Case Study: Gateway upgrade project

Supplier: FLSmidth
29 June, 2011

Contracting consortium Leighton Abigroup Joint Venture (LAJV) won a contract from Queensland Motorways Ltd in September 2006 to build a major Brisbane road infrastructure project, the Gateway Upgrade Project.

The $1.88 billion project involves building a second Gateway Bridge over the Brisbane River and 20km of new or upgraded motorway, including a Motorway deviation to improve access into Brisbane Airport and improve traffic flow north of the Brisbane River. The project aims to provide quicker, safer travel for motorists, reduce traffic congestion, improved access for motorists, cyclists and pedestrians and provide better connections for business, industry and tourism. To build the main Gateway Bridge and 29 other bridges required for the project, LAJV used ICN’s services to find a reliable supplier of bridge bearings.

ICN Government Projects Manager Steve Jones said ICN searched its databases for potential suppliers. It suggested Ludowici as a potential supplier because of the company’s strong track record and ability to supply bridge bearings on a large scale. He said LAJV’s decision to select Ludowici was impressive and showed how competitive the company was.

"It’s a good one for local industry because a lot of construction firms buy bridge bearings from overseas."

Ludowici Rubber Division Product Manager Graham Knight said more than $1 million of bridge bearings were being supplied for use in the many bridge structures being constructed as part of the Gateway project. The first bearings were supplied last December and the supply contract would continue until late 2008.

"It’s a good job and one of our bigger projects. We’re proud to be involved," Knight said.

LAJV Deputy Project Director Mark Palmer said ICN’s assistance in sourcing suppliers for the Gateway Upgrade Project had been helpful and the network’s ongoing support throughout the construction phase had been great. The project was on track for completion in March 2011 and would provide a significant boost to improving Brisbane’s traffic congestion and road safety.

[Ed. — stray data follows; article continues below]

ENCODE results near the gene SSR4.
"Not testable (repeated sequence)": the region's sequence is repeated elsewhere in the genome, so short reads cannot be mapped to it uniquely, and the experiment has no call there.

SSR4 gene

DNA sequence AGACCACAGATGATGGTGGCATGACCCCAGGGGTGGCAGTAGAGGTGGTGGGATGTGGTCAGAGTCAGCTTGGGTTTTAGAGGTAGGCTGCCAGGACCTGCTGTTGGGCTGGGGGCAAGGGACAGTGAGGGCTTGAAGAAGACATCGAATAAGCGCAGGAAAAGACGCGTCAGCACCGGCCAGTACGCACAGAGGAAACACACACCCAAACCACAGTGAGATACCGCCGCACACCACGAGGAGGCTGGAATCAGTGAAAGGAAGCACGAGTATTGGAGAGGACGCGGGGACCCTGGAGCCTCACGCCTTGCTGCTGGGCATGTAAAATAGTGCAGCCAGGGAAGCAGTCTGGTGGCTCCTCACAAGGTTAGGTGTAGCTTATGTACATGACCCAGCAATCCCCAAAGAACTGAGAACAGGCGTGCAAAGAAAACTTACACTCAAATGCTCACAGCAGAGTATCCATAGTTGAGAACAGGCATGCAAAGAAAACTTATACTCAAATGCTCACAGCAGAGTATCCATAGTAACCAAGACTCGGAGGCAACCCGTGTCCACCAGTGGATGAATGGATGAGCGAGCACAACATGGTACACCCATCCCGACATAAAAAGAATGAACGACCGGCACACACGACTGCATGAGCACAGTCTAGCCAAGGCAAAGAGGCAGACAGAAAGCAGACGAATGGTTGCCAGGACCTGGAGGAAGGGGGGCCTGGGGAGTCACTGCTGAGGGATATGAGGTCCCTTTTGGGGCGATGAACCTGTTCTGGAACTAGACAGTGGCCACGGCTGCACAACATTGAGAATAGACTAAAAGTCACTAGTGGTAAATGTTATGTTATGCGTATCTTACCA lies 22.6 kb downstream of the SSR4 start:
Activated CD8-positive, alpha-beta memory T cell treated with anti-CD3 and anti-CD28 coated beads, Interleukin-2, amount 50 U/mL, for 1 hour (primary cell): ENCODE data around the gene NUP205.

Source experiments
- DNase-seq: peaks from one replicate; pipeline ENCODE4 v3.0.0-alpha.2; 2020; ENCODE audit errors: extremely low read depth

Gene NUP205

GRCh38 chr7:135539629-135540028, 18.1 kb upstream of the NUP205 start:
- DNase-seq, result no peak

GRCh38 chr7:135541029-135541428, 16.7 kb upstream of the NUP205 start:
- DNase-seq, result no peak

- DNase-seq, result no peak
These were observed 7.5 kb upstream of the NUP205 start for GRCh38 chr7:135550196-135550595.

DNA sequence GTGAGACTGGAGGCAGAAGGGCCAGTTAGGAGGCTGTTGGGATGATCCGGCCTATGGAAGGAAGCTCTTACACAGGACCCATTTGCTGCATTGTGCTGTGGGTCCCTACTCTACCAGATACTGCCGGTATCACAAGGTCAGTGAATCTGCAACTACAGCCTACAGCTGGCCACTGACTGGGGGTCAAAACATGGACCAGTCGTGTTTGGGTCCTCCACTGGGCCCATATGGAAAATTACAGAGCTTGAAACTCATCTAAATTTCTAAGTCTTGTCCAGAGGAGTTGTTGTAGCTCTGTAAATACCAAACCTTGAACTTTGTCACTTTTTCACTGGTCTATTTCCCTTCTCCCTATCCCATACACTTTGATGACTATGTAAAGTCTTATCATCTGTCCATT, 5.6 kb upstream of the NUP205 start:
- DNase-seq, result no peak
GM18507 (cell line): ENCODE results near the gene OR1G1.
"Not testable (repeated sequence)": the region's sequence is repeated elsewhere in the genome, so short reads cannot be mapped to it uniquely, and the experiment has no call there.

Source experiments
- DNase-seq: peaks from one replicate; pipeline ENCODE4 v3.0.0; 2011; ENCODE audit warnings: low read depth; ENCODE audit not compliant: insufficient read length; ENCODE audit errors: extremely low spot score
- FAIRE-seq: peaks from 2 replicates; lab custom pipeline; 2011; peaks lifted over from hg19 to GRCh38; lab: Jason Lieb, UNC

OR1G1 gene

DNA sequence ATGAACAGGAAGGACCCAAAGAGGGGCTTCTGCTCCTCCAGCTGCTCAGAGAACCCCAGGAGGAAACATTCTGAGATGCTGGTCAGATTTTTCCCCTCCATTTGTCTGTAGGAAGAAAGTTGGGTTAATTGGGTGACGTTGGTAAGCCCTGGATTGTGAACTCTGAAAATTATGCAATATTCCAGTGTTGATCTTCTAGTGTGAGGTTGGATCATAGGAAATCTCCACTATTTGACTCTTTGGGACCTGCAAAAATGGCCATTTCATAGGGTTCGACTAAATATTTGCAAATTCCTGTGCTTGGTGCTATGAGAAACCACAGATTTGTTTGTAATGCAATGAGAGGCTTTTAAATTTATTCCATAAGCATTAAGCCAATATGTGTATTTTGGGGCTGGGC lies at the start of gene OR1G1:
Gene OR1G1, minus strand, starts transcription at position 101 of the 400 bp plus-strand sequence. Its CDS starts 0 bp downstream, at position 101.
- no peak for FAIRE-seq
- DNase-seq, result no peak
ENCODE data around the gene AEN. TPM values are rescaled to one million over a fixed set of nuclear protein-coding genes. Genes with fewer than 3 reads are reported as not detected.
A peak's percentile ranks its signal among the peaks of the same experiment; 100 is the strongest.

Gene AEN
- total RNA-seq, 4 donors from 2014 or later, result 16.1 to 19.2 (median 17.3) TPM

During the tender phase of the project, ICN had offered additional assistance by helping LAJV develop a local industry participation plan, Palmer said.

The plan supplied the management approach that LAJV would implement in providing tender opportunities for Queensland and Australian companies that could potentially work on many facets of the project, he said.

"The plan clearly articulates LAJV’s local participation policy. The policy guides LAJV with its procurement strategy and processes and demonstrates LAJV’s commitment to engage, wherever feasible, services, products and equipment of Queensland-based industry."

The Results
LAJV and Ludowici are making good progress on the Gateway Upgrade Project and expect to meet all construction deadlines leading up to the project’s official completion in March 2011. Jones said the project demonstrated what ICN could do to assist Australian suppliers to forge new relationships or improve existing ones with large project owners. ICN often helped companies that wanted to develop local industry participation plans, as it had done for LAJV, and the network’s knowledge of Queensland legislation was helpful when companies wanted advice on steps they needed to take to comply.

Knight said Ludowici had a strong relationship with Leighton Contractors and Abigroup before the Gateway Upgrade Project, through work on Perth’s Southern Gateway motorway upgrade and Melbourne’s EastLink toll road, but ICN’s nomination for the project was a vote of confidence and had the potential to generate more business in the future.

According to the Manufacturing Sector Impacts Report 2007, compiled by ICN and Australian Economic Consultants Group, every $1 million of manufacturing business retained in Australia or freshly generated by Australian companies creates 12 full-time jobs. Every $1 million of manufacturing business retained or generated by Australian manufacturers also generates $394,000 in taxes and charges, which benefits Australians as the government can reinject it into the economy.